• Amortize State Pension Contribution Costs. Local governments and the State will face substantial pension contribution increases over the next five years due to investment losses experienced by the Common Retirement Fund. This proposal would give local governments and the State the option to amortize a portion of their pension costs from 2010-11 through 2015-16. Local governments and the State, if they choose to participate, would be permitted to amortize the portion of their respective pension costs exceeding a contribution rate of 9.5 percent for the New York State and Local Employees’ Retirement System and 17.5 percent for the New York State and Local Police and Fire Retirement System in 2010-11. The contribution rate above which future amortizations are allowed would be increased by one percentage point each year through 2015-16. Repayment of the amortized amounts would be made over a ten-year period at an interest rate to be determined by the State Comptroller. (2010-11 Savings: $217 million; 2011-12 Savings: $475 million)
  • Require Medicare Part B Premium Contribution. The State currently pays 100 percent of the Medicare Part B premium for employees and retirees. The Executive Budget proposal would require employees and retirees to pay ten percent of Medicare Part B premiums for individual coverage and 25 percent for dependent coverage. Currently, the monthly Medicare Part B base level premium is $96. This proposal would increase employee/retiree health insurance contributions by approximately $30 a year for individual coverage and $85 a year for family coverage. (2010-11 Savings: $30 million; 2011-12 Savings: $30 million)
  • Allow Option to Self-Insure NYSHIP. The State would have the option to self-insure all or parts of the New York State Health Insurance Plan. The elimination of insurance carrier risk charges, State and local taxes, and insurance assessments would produce savings for NYSHIP. (2010-11 Savings: $15 million; 2011-12 Savings: $30 million)

Other Workforce Actions

  • Office of Children and Family Services – Facility Closures / Youth Facility Improvement. Two non-secure and one limited secure youth facilities would be closed or downsized due to high vacancy rates (-75 abolitions and -176 attritions) and 169 positions would be added to improve staff-to-youth ratios and mental health services for youth in certain facilities.
  • Department of Correctional Services – Facility Closures. Two minimum security facilities would be closed in January 2011 (-173 attritions) and one minimum security shock facility and one medium security facility would be closed in April 2011 (-399 attritions). Division of Parole – Caseload Reduction and Reduced Membership. Caseload reduction would allow for the elimination of mostly vacant field parole officer positions and a reduction in the Board of Parole from 19 to 13 members (-105 attritions and -6 abolitions).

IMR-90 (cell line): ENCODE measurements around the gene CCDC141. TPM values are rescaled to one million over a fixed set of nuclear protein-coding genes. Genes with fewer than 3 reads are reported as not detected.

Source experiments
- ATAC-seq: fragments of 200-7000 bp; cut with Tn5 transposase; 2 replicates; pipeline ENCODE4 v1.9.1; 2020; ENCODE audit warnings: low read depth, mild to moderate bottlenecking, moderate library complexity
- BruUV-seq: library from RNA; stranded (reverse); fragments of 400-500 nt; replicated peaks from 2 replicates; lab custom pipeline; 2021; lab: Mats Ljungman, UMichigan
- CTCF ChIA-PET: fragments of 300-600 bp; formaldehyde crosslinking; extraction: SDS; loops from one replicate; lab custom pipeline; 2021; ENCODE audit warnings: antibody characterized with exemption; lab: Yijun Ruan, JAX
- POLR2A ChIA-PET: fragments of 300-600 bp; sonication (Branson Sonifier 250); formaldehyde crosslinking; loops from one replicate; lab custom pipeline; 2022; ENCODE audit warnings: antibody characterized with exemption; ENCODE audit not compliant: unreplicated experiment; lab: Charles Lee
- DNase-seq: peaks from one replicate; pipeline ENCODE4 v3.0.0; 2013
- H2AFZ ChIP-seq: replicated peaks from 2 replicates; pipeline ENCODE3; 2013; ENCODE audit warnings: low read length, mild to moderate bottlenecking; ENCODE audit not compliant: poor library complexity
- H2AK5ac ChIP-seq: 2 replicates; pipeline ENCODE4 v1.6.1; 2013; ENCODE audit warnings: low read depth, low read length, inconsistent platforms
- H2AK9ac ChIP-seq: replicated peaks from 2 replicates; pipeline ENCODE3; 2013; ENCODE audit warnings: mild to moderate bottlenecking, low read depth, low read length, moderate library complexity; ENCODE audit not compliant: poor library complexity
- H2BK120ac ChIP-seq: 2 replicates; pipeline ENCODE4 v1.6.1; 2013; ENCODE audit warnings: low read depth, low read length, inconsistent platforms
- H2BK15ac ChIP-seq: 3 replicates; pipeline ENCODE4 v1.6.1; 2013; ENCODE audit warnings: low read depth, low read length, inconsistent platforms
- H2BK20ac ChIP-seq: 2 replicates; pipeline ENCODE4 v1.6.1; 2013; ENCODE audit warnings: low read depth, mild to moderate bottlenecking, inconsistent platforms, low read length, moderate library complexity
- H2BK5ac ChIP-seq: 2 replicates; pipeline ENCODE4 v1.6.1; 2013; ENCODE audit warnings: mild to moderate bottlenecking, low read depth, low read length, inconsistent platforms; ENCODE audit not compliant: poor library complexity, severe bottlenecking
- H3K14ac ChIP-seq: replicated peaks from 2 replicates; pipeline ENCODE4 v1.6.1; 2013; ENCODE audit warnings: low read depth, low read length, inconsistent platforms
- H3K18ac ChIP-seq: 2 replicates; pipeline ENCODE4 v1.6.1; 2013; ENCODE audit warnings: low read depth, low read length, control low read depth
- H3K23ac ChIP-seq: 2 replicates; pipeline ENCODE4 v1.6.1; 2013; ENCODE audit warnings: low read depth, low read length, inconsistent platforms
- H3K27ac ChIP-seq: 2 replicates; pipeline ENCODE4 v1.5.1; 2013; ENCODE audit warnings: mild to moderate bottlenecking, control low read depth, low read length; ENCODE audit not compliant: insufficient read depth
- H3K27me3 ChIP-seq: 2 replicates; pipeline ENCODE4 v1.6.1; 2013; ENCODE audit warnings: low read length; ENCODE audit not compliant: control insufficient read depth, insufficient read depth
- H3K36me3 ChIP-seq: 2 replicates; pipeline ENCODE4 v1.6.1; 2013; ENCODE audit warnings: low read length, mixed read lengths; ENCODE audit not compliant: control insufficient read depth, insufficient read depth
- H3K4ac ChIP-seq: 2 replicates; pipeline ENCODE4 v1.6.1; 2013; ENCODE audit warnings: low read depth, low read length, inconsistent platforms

• Office of Mental Health – Ward Closures. Two Transitional Placement programs would be created and inpatient services would be reconfigured allowing eight wards to be closed (-226 attritions).
  • Department of Taxation and Finance – Revenue. The Department would invest in new staff across the auditing, collection and enforcement programs to realize $221 million in additional revenue (176 staff).
  • Marcellus Shale. The departments of Environmental Conservation, Health, and Public Service would invest in new staff (29, four and two new positions, respectively) to oversee natural gas drilling in the Marcellus Shale formation.
  • Insurance Department – Replenish Examiner Workforce to Increase Onsite Examinations and Facilitate Health Insurance Premium Initiative (70 new fills). The addition of newly-trained insurance examiners to the Department’s staff would result in savings to the insurance industry by reducing the number of more costly direct-pay examinations for which insurers currently contract with outside vendors to perform. Also included are ten new staff positions to reinstitute Insurance Department prior approval of health insurance premium increases before they take effect and impact consumers.
  • Merger of Select State Entities. To produce efficiencies and cost-savings, several State agencies or public benefit corporations would be merged:

    • The Office of Real Property Services would merge into the Department of Taxation and Finance (298 staff);
    • The State Employment Relations Board would be abolished (-ten staff), and the Public Employment Relations Board would absorb its responsibilities;
    • The Office of Homeland Security would be combined with staff from the Statewide Wireless Network (eight staff), Statewide Emergency Management Office (97 staff), and staff from the Department of State (124 staff) to form the new Division of Homeland Security and Emergency Services; and
    • Criminal justice programs would be consolidated by merging staff from the Crime Victims Board, Division of Probation and Correctional Alternatives, and the Office for the Prevention of Domestic Violence into the Division of Criminal Justice Services (151 staff).

 

    Briefing Book Table of Contents    |    Entire Briefing Book (PDF)